I've been using Google Analytics Campaigns to track the use of links on the Library's home page - which was revamped around this time last year after usability testing with students.
After finally biting the 'less library jargon' bullet. Here are some of the changes we made and the differences in clicks between 2011 and 2012.
- The Catalogue and the more meaningless Tropicat were replaced by Books, DVDs & more.
- Hits up 10%
- Bounce rate steady
- Reserve Online replaced by Readings & Past Exams.
- Hits up 100%
- Bounce rate down 25%
- Databases replaced by Journal Articles
- Hits up 90%
- Bounce rate down 60% (but meaningless as most links are to external sites in the old target page)
Interestingly in the case of Databases we restored some button navigation labelled Databases at the request of some academic staff. Hits about a third of the number of the Journal Articles link. Overall use of our static listing of databases has dropped around 5%. Rather than go straight to the A-Z listing of databases the new link lists a number or resources and tips (including the A-Z).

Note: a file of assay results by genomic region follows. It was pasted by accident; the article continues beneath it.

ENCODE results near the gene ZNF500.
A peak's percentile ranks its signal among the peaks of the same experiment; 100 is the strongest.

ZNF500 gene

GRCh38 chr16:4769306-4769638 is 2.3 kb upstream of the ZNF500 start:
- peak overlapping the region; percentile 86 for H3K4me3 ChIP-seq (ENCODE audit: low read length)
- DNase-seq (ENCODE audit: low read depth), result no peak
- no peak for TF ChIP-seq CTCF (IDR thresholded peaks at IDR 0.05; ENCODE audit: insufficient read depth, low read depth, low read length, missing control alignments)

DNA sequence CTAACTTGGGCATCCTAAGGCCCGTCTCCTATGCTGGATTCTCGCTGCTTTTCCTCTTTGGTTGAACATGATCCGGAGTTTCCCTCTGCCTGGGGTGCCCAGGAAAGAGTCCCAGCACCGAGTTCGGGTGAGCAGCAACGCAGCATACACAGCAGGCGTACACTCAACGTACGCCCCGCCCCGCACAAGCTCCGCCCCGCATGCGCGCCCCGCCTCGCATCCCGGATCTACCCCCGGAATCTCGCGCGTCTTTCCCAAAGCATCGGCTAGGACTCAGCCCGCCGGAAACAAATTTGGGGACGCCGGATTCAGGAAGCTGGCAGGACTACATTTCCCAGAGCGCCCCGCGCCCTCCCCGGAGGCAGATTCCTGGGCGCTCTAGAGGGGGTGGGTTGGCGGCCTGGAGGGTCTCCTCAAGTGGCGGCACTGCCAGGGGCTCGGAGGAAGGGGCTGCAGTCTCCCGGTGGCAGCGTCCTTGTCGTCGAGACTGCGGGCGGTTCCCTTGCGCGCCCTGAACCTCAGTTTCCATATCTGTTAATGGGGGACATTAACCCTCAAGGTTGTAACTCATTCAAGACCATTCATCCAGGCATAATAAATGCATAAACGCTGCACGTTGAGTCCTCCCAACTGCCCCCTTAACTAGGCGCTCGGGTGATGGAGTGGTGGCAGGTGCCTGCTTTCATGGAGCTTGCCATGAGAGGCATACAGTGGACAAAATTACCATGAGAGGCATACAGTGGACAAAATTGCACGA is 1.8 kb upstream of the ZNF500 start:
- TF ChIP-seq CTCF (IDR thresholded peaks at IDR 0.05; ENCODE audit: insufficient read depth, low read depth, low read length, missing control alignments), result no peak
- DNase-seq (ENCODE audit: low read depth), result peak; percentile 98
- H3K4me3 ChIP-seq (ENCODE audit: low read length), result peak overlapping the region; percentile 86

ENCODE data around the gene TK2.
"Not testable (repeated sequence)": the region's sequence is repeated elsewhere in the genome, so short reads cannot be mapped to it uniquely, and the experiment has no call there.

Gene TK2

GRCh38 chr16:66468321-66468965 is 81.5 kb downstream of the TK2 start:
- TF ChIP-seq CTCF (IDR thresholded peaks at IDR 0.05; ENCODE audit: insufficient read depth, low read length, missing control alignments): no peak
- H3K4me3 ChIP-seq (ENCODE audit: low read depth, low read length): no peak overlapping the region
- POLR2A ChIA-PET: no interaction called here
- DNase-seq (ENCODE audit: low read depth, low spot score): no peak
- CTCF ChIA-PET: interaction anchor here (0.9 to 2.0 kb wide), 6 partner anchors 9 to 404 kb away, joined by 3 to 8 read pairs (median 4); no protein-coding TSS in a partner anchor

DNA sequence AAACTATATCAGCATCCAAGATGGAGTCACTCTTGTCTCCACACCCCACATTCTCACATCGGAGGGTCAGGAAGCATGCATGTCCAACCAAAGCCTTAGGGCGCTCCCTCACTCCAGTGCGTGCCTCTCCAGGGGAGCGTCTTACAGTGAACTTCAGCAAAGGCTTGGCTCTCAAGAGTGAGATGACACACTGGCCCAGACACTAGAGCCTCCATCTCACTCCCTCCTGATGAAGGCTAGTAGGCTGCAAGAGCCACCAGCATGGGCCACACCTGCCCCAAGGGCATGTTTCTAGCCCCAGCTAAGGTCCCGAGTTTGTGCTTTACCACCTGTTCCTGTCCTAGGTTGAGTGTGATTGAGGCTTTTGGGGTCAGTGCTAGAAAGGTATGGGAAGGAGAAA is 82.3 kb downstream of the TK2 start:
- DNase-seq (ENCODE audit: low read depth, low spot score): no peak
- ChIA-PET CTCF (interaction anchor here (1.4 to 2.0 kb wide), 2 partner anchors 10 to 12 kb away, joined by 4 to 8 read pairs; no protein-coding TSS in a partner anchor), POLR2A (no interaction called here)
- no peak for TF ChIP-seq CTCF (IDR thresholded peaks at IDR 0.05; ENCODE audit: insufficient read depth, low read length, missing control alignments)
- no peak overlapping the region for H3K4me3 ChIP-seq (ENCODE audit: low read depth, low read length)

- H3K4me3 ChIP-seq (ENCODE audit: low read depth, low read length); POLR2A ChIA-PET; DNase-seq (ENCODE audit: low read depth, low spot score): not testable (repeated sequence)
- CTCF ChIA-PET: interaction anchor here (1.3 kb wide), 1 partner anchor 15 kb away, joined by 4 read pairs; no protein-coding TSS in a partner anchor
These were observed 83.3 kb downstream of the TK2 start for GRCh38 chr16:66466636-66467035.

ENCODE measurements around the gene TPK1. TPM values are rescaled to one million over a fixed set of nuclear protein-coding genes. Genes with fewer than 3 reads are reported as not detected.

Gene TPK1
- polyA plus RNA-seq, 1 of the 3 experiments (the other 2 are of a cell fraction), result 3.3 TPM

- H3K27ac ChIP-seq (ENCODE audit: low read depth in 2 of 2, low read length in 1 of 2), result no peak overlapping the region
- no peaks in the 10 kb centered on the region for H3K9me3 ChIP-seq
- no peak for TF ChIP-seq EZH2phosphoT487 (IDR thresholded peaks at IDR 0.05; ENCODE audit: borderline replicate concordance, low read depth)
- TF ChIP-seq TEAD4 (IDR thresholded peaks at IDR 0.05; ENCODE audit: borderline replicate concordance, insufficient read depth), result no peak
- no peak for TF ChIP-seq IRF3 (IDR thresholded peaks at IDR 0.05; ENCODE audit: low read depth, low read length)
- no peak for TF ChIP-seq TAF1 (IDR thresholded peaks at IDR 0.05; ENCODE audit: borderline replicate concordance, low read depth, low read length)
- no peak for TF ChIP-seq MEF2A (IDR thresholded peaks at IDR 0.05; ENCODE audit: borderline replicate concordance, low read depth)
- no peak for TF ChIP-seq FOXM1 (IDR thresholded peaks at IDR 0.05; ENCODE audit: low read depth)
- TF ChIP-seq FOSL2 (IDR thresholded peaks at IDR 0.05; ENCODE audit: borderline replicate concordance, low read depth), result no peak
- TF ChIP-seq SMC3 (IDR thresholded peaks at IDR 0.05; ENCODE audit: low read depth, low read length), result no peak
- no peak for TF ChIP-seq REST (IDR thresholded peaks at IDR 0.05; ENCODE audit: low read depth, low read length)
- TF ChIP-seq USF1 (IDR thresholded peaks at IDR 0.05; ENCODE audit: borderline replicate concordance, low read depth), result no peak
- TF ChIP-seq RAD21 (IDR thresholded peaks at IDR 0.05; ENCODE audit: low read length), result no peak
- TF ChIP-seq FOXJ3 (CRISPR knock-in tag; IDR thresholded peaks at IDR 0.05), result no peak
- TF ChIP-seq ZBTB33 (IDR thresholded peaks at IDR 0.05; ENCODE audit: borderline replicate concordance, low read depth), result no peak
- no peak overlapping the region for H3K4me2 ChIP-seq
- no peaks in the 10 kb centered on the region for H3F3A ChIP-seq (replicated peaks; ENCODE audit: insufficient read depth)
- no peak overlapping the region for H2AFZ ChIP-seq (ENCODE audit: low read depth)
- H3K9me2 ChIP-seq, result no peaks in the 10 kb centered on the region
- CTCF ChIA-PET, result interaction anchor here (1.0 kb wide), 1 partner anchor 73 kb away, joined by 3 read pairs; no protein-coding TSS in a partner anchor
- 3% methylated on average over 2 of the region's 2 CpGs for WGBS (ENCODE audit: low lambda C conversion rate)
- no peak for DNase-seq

The focus of this phase of review/redesign was very much on undergraduates, particularly first year.
Our user testing showed confusion about article searching with significant numbers going to the eJournal portal (an A-Z listing from Serials Solutions) browsing for a likely journal title, then browsing the issues for a relevant article.
Reserve Online had users thinking it was about reserving books, and students didn't draw the link between video materials and our catalogue.
Our corporate CMS template forces us into four columns - previously the column header for these links was 'Finding Resources' - which we trimmed to 'Find' which gave some added context to the link names and hopefully amplified our goal-based approach.
Overall the bounce rate for all home page links dropped 21%, a fair indication that users are having more success in finding what they are looking for when selecting a link.
We also have a Summon search box as the default centrepiece of our home page, its use continues to grow strongly.